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Old 01-04-2010, 11:43 AM
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Default Seasonal movement and habitat use by striped bass in the Combahee River, South Carolina

Seasonal movement and habitat use by striped bass in the Combahee River, South Carolina
Author(s)

BJORGO Kimberly A. (1) ; ISELY J. Jeffery (2) ; THOMASON Christopher S. (3) ;
Author(s) Affiliation(s)

(1) Department of Aquaculture, Fisheries, and Wildlife, Clemson University, Clemson, South Carolina 29634-0372, ETATS-UNIS
(2) United States Geological Survey, Biological Resources Division, South Carolina Cooperative Fish and Wildlife Research Unit, Department of Aquaculture, Fisheries, and Wildlife, Clemson University, Clemson, South Carolina 29634-0372, ETATS-UNIS
(3) South Carolina Department of Natural Resources, Fisheries District 6, 10095 Dunbarton Road, Barnwell, South Carolina 29812, ETATS-UNIS

Abstract

Adult striped bass Morone saxatilis (N = 30, 656-906 mm total length) were captured by electrofishing during January-March 1998 in the Combahee River, South Carolina, and fitted with radio transmitters. Their exact locations were recorded biweekly through December. From January to early April, striped bass were located in the tidally influenced lower region of the river in water temperatures ranging from 9C to 18C. The fish then moved an average of 38.5 km upstream from late April to the end of May when water temperatures ranged from 18C to 26C. Striped bass remained in the upper region of the river from late May to September when water temperatures were as much as 5C lower than in the river's lower regions. Striped bass began to move downstream and were spread throughout the river during September and October in water temperatures ranging from 19C to 27C. Combahee River striped bass appear to follow a migratory pattern typical of other southern striped bass stocks. Habitat preference appears to be strongly influenced by temperature. Combahee River temperatures are stable and remain close to the preferred temperatures of striped bass during summer extremes. Therefore, unlike northern populations, southern populations are more likely to remain within riverine habitat during the summer months. Discrete thermal refugia, such as springs, apparently are not used or are absent in the Combahee River. It is possible that striped bass in the Combahee River depend on the entire upper region of the river as a thermal refuge.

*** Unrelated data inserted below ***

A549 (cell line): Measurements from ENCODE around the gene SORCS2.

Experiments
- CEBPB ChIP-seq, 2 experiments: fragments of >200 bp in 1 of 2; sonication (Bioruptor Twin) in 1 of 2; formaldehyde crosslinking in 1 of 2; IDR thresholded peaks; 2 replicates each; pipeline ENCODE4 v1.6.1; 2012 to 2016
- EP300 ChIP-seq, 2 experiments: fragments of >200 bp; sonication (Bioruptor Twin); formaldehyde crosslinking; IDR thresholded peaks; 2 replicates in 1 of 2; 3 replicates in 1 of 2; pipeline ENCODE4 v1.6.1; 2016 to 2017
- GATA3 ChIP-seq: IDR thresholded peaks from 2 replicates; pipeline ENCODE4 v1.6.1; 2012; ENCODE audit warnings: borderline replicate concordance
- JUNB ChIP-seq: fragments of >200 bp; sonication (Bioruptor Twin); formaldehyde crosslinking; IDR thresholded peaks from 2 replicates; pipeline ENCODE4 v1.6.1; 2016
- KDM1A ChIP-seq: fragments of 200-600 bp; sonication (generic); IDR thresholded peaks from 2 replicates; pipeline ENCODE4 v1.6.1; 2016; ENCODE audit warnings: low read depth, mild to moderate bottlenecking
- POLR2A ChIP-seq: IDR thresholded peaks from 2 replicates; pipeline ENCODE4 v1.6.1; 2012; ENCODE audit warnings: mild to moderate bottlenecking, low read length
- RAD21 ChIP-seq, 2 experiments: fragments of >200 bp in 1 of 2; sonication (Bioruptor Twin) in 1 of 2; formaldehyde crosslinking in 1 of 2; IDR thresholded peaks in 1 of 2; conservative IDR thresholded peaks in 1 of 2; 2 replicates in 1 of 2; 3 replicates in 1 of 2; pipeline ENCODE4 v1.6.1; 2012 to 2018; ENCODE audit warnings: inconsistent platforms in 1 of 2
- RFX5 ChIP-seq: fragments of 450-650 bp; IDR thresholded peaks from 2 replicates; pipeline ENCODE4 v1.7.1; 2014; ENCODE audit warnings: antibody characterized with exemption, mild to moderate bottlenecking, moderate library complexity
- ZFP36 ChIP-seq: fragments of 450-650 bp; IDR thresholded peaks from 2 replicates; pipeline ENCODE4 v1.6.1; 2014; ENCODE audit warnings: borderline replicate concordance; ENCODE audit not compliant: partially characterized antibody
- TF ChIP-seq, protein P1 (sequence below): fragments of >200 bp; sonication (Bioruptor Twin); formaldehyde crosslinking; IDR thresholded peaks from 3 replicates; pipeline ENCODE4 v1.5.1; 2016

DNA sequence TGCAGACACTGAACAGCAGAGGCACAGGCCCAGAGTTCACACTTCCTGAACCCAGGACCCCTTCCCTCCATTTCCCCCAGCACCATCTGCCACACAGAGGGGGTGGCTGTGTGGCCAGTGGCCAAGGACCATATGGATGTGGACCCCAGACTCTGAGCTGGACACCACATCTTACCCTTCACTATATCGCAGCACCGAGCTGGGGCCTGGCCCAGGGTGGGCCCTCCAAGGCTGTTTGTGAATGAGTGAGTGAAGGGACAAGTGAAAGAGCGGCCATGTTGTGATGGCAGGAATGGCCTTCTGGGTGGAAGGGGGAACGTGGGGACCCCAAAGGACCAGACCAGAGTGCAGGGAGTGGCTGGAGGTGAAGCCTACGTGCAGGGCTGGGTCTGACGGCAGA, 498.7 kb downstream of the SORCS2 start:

Journal Title

Transactions of the American Fisheries Society ISSN 0002-8487 CODEN TAFSAI
Source

2000, vol. 129, no6, pp. 1281-1287 (26 ref.)
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